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There are many forms of music all around the world, each with its own origins and stories, and Flamenco, has a very interesting story, composition and dancing that has been kept alive through time in many ways, as tradition and inspiration for new music.

Flamenco is composed of three main distinct sounds, one coming from the guitar, the other a singing voice, and the last one, the dance. While it may seem like dancing is not an instrument whatsoever, in many ocassions it plays an important part in a composition due to the steps and castanets which provide rythm and a very characteristic sound of Flamenco.

The origins are not quite clear, while it is known that this type of music came from southern spain and it had many influences from different sounds.

Paco de Lucía

Francisco Gustavo Sánchez Gomes, better known as Paco de Lucía is one of history’s greatest guitarist and is also considered to be the best Flamenco guitarist. He was born on December 21 1947 from the province of Cádiz. He started playing at the very early age of 5 and since then he was one with the guitar.

He was also one of the first to blur the boundaries between Flamenco and other genres such as Jazz and Classical music. For this reason alone, Paco de Lucía displayed an incredible technique for being able to perform music in any of these genres and make it sound impecable. This was heard on his compositions with fast and well played picados and rasgueados while blending a little bit of Jazz.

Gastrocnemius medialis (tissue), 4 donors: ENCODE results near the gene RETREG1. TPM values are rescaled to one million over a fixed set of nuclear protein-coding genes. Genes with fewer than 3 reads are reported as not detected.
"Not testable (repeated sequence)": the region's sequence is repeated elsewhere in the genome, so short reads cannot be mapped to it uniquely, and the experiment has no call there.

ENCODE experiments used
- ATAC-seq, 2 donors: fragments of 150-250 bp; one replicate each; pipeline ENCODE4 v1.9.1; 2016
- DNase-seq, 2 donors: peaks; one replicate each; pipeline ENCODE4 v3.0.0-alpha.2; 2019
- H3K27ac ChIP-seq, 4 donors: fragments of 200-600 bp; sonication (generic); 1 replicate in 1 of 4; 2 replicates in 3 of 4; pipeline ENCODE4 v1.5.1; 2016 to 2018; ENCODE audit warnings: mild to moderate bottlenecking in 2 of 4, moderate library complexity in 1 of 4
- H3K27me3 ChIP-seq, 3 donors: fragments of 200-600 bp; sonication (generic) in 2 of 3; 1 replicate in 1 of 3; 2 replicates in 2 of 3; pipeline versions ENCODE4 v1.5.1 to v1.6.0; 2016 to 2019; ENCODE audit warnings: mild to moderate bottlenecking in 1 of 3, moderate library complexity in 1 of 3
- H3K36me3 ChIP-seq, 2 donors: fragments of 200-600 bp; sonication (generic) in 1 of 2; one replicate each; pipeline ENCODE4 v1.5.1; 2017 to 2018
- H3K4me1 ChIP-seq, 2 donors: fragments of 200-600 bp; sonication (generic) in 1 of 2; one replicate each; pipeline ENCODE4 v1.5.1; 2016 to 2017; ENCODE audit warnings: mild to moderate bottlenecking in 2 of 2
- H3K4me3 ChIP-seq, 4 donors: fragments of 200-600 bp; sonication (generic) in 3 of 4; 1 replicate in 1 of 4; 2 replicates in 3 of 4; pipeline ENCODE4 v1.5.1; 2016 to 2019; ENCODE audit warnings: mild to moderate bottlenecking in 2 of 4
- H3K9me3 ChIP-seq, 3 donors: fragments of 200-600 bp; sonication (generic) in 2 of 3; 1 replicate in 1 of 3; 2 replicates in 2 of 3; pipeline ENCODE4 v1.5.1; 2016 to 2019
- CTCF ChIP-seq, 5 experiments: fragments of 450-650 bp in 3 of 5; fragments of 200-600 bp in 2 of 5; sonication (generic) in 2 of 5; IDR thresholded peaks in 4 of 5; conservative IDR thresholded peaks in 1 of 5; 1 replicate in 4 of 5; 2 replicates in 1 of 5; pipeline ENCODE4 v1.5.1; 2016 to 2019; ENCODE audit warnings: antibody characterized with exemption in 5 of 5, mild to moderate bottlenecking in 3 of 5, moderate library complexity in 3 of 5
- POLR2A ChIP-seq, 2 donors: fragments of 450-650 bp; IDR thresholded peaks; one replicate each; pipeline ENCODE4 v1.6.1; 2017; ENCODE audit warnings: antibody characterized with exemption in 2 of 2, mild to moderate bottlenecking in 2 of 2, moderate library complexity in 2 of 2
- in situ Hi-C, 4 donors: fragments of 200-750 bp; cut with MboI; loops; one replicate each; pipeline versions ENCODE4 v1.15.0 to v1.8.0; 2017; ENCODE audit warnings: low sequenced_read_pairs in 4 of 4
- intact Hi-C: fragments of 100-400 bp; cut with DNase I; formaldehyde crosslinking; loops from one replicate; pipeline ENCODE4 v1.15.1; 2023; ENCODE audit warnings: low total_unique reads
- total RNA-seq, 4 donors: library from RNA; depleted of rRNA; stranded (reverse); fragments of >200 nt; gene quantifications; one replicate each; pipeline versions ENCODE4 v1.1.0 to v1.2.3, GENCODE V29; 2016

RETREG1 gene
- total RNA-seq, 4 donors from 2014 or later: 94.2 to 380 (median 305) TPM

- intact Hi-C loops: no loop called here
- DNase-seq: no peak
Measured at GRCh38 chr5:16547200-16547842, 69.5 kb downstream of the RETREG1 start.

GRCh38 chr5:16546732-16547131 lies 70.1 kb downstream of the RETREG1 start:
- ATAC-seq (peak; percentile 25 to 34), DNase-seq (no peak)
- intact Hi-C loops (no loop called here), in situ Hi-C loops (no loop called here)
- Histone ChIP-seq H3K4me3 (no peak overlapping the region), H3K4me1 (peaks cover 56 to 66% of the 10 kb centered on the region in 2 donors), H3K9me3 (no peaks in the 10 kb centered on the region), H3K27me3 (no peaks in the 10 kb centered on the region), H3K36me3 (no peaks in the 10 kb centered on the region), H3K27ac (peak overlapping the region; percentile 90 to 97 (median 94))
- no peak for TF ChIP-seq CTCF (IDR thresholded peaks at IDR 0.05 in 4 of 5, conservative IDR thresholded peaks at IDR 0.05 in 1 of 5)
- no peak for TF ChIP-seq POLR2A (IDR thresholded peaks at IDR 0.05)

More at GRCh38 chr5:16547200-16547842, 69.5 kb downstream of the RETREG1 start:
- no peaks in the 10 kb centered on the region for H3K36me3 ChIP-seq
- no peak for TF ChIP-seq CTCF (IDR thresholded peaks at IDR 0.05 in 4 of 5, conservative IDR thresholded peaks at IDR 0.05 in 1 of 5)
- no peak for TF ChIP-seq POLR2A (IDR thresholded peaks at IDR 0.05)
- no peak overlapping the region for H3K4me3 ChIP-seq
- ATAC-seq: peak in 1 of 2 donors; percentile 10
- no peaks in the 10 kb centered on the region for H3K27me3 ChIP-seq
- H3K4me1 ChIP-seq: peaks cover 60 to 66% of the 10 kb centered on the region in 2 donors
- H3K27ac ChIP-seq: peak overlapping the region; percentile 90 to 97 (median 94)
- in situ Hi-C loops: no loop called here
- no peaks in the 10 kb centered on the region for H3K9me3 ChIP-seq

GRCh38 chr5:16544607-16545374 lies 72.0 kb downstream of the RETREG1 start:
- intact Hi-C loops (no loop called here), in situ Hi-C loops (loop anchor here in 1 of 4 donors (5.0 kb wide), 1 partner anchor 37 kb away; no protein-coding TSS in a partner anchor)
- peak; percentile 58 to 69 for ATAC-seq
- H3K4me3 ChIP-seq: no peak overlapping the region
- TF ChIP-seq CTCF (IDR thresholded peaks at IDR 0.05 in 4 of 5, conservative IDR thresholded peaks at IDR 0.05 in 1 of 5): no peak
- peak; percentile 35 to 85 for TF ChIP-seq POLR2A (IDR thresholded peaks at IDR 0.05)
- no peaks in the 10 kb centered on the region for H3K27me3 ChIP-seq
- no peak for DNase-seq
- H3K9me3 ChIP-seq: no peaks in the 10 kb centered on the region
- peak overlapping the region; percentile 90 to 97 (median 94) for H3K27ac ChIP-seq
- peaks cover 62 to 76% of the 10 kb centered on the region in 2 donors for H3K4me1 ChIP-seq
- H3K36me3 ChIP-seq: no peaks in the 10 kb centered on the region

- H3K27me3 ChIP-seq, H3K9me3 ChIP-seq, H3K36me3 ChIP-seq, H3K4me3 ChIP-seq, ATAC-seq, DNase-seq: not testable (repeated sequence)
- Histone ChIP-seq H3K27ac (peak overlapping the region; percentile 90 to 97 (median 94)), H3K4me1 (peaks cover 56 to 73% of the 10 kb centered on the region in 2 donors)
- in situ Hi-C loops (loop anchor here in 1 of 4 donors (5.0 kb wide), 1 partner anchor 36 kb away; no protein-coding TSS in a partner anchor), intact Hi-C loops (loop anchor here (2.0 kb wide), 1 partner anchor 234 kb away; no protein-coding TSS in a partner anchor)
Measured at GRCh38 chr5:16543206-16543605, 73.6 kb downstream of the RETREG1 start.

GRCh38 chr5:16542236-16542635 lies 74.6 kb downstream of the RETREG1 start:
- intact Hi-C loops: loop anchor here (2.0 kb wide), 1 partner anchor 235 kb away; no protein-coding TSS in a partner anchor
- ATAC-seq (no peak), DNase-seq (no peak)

Flamenco’s Influence

Today, Flamenco can be heard in a variety of ways, one of which is a very interesting one. Rosalía is a new emerging artist from Spain that tries something new, which is mixing tradition with trap and pop, this carries flamenco to a whole new world and in fact it has been very successful for a wide audience. Rosalía’s sound is so distinct and different but yet so catchy and a groove to dance to that it hasn’t been easy for most people to say it’s bad.

Her singing comes as a strange surprise, it can go from spoken words as Reggaeton and Trap, but the suddenly sing as if Paco de Lucía himself were playing guitar, which is very strange at first. Of course some of her most complex compositions are not the most famous, artists know which songs are the ones for marketing and which ones are the real deal, that being said, Rosalía is an artist worth the listen as it is a very fresh new take on what flamenco’s influence can do.

On the other side of the musical spectrum there is rock, now Flamenco has been very present in Rock since Yes, for example, as Steve Howe always managed to bring his acoustic guitar to the progressive style that Yes embodied.

Steve Howe also played alongside Brian May in a very well known Queen song called Innuendo. This and meny others examples of Flamenco’s influence exist out there but naming each one would be an endless task. Needless to say, Flamenco is a music genre that achieved a very high prestige and deserves quite a bit of attention by any musician, even more if you want to be a guitarist.